The Obligations of an Authorised Representative for UAS Under Regulation 2019/945
A UAS manufacturer may, by a written mandate, appoint an authorised representative for the EU. However, the compliance of the product with the technical requirements and the drawing up of the technical documentation are not part of that mandate.
The mandate shall allow the authorised representative to perform the following tasks:
- keep the EU declaration of conformity and the technical documentation at the disposal of national market surveillance authorities for 10 years after the product has been placed on the EU market;
- further to a reasoned request from a market surveillance or border control authority, provide that authority with all the information and documentation necessary to demonstrate the conformity of the product;
- cooperate with the market surveillance or border control authorities, at their request, on any action taken to eliminate the non-conformity of the products covered by the authorised representative's mandate or the safety risks posed by it.
The Obligations of Importers of UAS Under Regulation 2019/945
Before making a UAS available on the market, an importer must ensure that the manufacturer has carried out the conformity assessment procedure. The importer ensures that:
- the manufacturer has drawn up the technical documentation;
- the product bears the CE marking and, where required, the UA class identification label and the indication of the sound power level;
- the products are accompanied by the required documents and that the products are traceable (both the product and the manufacturer)
Furthermore, importers shall:
- indicate their name, registered trade name or registered trademark, website and the postal address on the products or, if that is not possible, on their packaging or in a document accompanying the product.
- ensure that the product is accompanied by the instructions and information notice in the language(s) of the language area where they place the product on the market.
- ensure storage and transport conditions that do not jeopardise the conformity of the product.
- keep a copy of the EU declaration of conformity at the disposal of the market surveillance authorities for 10 years after the product has been placed on the market and ensure that the technical documentation can be made available to those authorities, upon request.
- provide, upon request of a competent national authority, all information and documentation necessary to demonstrate the conformity of the product, in a language which can be easily understood by that authority. Upon request of the authority, they follow up on all measures taken to eliminate the risks posed by the product which they have placed on the market.
The Obligations of Distributors of UAS Under Regulation 2019/945
Before making UAS available on the market, distributors shall verify that
- they bear the CE marking and, when applicable, the UA class identification label and the indication of the sound power level;
- they are accompanied by the required documents and instructions and other information in the language of the language area where the UAS are made available on the market;
- they meet the traceability requirements (both in terms of the product, manufacturer and importer)
In addition, distributors shall:
- ensure that the storage and transport conditions do not jeopardise the conformity of the product;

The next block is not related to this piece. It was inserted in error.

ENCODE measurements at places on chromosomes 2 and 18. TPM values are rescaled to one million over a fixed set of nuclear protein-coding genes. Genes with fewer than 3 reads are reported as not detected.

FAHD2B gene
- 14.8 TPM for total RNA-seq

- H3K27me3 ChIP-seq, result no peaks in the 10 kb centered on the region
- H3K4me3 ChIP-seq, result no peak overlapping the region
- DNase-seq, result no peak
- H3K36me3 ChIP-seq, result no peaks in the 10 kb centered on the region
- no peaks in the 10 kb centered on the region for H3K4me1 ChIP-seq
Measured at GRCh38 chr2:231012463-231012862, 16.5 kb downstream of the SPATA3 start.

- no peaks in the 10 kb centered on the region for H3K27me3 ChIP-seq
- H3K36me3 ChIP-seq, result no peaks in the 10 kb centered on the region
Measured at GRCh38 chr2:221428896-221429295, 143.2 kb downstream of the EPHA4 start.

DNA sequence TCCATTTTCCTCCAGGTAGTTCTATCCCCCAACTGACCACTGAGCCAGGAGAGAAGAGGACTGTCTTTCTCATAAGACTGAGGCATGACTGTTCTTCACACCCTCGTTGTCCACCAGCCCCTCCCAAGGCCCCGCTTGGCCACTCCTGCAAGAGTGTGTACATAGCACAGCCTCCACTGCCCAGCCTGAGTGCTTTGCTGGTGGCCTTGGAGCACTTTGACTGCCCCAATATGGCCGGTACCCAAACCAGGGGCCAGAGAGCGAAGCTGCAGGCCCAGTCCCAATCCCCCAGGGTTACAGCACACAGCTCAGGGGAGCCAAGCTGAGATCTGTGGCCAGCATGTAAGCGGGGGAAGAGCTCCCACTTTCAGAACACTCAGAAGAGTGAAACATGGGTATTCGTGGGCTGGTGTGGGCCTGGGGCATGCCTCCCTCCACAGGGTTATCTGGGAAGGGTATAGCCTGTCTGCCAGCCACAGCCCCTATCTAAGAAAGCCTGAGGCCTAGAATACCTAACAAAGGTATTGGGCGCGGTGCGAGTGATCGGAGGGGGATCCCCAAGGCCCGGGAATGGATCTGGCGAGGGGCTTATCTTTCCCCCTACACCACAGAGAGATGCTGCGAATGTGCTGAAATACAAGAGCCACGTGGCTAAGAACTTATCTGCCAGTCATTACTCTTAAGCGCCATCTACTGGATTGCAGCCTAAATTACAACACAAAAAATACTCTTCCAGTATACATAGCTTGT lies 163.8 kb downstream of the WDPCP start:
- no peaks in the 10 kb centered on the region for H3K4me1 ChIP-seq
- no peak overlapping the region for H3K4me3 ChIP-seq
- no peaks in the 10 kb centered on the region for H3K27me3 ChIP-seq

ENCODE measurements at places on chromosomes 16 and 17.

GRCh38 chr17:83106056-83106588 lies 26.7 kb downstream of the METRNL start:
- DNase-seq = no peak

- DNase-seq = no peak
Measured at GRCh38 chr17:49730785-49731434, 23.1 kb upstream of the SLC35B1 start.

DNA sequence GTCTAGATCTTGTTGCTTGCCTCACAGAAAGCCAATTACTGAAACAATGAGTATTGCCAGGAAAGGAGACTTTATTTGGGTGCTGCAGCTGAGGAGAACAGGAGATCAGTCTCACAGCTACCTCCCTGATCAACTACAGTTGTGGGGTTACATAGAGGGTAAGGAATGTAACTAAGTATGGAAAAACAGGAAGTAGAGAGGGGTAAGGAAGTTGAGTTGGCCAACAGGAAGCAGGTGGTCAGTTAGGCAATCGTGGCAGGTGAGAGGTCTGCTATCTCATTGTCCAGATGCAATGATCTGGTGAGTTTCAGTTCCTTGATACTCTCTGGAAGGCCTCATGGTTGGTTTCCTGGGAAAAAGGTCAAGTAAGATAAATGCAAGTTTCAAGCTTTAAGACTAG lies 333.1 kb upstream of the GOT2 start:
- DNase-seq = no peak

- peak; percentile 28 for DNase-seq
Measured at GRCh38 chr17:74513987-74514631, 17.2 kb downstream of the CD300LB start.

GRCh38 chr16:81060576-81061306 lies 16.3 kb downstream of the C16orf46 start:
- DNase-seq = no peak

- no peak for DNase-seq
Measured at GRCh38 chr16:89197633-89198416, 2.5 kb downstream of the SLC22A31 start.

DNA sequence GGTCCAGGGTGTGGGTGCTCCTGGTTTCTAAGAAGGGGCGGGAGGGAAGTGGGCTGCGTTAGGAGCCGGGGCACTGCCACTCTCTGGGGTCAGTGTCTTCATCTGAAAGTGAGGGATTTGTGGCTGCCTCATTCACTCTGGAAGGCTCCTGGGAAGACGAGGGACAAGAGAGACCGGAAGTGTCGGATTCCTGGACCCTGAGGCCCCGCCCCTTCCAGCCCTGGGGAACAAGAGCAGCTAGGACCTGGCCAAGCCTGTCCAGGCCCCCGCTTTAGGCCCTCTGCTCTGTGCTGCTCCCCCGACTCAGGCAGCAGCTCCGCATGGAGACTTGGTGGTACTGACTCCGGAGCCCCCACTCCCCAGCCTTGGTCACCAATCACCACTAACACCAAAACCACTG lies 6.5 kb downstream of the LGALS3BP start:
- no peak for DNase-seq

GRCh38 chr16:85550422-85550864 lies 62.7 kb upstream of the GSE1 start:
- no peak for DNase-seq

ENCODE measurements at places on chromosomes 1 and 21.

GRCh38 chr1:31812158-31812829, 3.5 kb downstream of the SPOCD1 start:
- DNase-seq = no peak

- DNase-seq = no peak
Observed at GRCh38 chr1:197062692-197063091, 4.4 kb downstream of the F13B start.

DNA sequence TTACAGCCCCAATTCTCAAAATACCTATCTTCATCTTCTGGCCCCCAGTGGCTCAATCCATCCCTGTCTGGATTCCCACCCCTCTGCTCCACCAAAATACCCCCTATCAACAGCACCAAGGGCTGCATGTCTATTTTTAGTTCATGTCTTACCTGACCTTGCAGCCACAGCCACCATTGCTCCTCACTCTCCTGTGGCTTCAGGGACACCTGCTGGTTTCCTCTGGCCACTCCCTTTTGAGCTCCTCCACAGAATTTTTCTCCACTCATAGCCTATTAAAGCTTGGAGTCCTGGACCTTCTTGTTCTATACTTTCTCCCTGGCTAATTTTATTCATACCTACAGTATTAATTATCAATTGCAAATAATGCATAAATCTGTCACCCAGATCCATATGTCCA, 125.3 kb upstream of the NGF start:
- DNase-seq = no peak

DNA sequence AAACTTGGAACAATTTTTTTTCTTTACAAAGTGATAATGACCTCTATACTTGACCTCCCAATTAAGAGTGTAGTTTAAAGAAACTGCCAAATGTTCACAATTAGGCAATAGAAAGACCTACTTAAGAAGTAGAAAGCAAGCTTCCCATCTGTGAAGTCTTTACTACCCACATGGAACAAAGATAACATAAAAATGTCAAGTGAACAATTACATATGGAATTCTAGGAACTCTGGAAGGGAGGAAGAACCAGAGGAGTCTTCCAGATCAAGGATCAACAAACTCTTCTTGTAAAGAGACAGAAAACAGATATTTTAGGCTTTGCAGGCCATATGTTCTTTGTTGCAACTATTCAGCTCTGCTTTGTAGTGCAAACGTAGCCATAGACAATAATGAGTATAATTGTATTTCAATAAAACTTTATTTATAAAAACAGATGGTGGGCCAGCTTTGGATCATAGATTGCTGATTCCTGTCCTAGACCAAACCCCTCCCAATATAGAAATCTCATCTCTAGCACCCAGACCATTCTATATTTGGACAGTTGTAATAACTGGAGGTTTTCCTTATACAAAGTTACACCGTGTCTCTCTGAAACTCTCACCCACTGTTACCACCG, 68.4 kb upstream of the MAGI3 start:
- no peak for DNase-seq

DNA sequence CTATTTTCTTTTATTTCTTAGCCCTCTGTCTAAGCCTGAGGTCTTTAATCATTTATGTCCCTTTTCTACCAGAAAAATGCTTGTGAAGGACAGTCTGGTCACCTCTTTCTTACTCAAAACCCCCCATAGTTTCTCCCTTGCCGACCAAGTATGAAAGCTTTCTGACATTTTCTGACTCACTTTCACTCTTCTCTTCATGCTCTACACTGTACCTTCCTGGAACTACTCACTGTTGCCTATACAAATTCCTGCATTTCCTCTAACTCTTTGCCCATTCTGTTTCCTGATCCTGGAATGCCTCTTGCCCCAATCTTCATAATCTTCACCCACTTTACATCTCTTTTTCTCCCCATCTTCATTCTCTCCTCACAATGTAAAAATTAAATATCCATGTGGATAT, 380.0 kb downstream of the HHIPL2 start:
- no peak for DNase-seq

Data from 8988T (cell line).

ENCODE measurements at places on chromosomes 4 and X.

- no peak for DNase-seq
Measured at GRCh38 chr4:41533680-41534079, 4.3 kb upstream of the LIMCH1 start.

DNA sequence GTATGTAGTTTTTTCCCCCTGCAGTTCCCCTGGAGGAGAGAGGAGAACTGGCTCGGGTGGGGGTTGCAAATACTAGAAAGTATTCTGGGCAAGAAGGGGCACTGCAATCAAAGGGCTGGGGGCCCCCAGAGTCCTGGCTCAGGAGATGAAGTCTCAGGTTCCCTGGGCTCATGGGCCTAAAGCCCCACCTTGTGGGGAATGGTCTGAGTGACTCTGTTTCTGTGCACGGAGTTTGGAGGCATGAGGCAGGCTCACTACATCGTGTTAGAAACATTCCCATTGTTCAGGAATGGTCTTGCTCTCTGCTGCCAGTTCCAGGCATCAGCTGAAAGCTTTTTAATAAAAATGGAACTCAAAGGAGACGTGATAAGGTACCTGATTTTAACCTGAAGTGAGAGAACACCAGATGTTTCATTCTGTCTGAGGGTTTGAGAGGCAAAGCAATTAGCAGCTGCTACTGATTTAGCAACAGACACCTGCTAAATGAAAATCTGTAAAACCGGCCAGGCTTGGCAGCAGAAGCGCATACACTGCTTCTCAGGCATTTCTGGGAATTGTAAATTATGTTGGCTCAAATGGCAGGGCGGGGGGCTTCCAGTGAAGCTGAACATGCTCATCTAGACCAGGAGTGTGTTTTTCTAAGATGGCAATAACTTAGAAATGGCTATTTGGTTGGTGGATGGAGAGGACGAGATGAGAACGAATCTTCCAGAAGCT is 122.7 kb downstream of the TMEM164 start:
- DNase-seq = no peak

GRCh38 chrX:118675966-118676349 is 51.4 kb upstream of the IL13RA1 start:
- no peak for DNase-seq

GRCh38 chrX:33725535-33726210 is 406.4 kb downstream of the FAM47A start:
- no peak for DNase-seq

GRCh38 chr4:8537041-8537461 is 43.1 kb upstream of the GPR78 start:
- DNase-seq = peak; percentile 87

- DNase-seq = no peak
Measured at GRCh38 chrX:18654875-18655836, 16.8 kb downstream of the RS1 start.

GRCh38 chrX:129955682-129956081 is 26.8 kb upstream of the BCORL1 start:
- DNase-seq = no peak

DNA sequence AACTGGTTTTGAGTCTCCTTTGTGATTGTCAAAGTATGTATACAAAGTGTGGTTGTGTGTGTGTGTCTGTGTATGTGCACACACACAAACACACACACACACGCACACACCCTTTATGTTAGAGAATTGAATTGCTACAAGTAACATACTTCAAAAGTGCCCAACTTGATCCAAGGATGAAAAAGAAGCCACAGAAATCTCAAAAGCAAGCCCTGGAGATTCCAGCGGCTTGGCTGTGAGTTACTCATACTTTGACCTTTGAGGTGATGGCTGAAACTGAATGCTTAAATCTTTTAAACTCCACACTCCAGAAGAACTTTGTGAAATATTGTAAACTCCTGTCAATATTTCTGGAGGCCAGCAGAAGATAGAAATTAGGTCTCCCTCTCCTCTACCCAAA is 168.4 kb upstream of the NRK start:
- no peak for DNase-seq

- provide, upon request of a competent national authority, all information and documentation, in paper or electronic form, necessary to demonstrate the conformity of the product, Upon request of this authority, they follow up on all measures taken to eliminate the risks posed by the product which they have placed on the market.
Markings and Documents for UAS Under Regulation 2019/945
A drone shall always bear the following markings:
- the CE marking must be affixed to the UAS or to the data plate on the UAS. If this is not possible, it can also be affixed to the packaging. When the conformity assessment has been carried out according to module H (see below), the CE marking must be followed by the identification number of the notified body;
- the type: on the UAS;
- a unique serial number to identify the UAS: on the UAS;
- the UA-Class (0 to 6): on the UAS (or on any part of an accessory kit of class C5) and on the packaging, and at least 5 mm high (see parts 1-5, 16 and 17 of the annex in Regulation 2019/945);
- the sound power level, if applicable;
- the name, registered trade name or trademark, website and postal address of the manufacturer and importer (if the manufacturer is established outside the EU): on the UAS or, if this is not possible, on the packaging or an accompanying document.
A drone shall be accompanied by different documents:
- the EU conformity declaration: a copy accompanying the product, this may also be a simplified version provided that contains the correct internet address where the full text of the EU declaration of conformity can be found (parts 11 and 12 of the annex of the Regulation 2019 /945);
- the required manual: parts 1-6 of the annex to Regulation 2019/945;
- the European Union Aviation Safety Agency (EASA) information notice, specifying the limitations and obligations, published by EASA in accordance with Implementing Regulation (EU) 2019/947 with appropriate limitations and obligations.
Conformity Assessment Procedures for UAS Under Regulation 2019/945
It is necessary to ensure that UAS meet the requirements of the Regulation if they are intended to be operated in the 'open' category. The manufacturer must apply the appropriate conformity assessment procedure.
Different conformity assessment procedures are possible:
- Internal production control (Module A, part 7 of the Annex of Regulation 2019/945):
- use of harmonised standards;
- the manufacturer ensures that every manufactured product meets the requirements;
- EU declaration of conformity;
- EU-type examination + conformity to type based on internal production control (modules B + C, part 8 of the Annex of Regulation 2019/945):
- EU-type examination by the notified body (module B);
- Conformity to type (module C) by the manufacturer;
- Conformity based on full quality assurance (module H, part 9 of the annex of Regulation 2019/945):
- Quality system assessed by the notified body;
- Application of the quality system by the manufacturer.
-> this procedure is not allowed for toy drones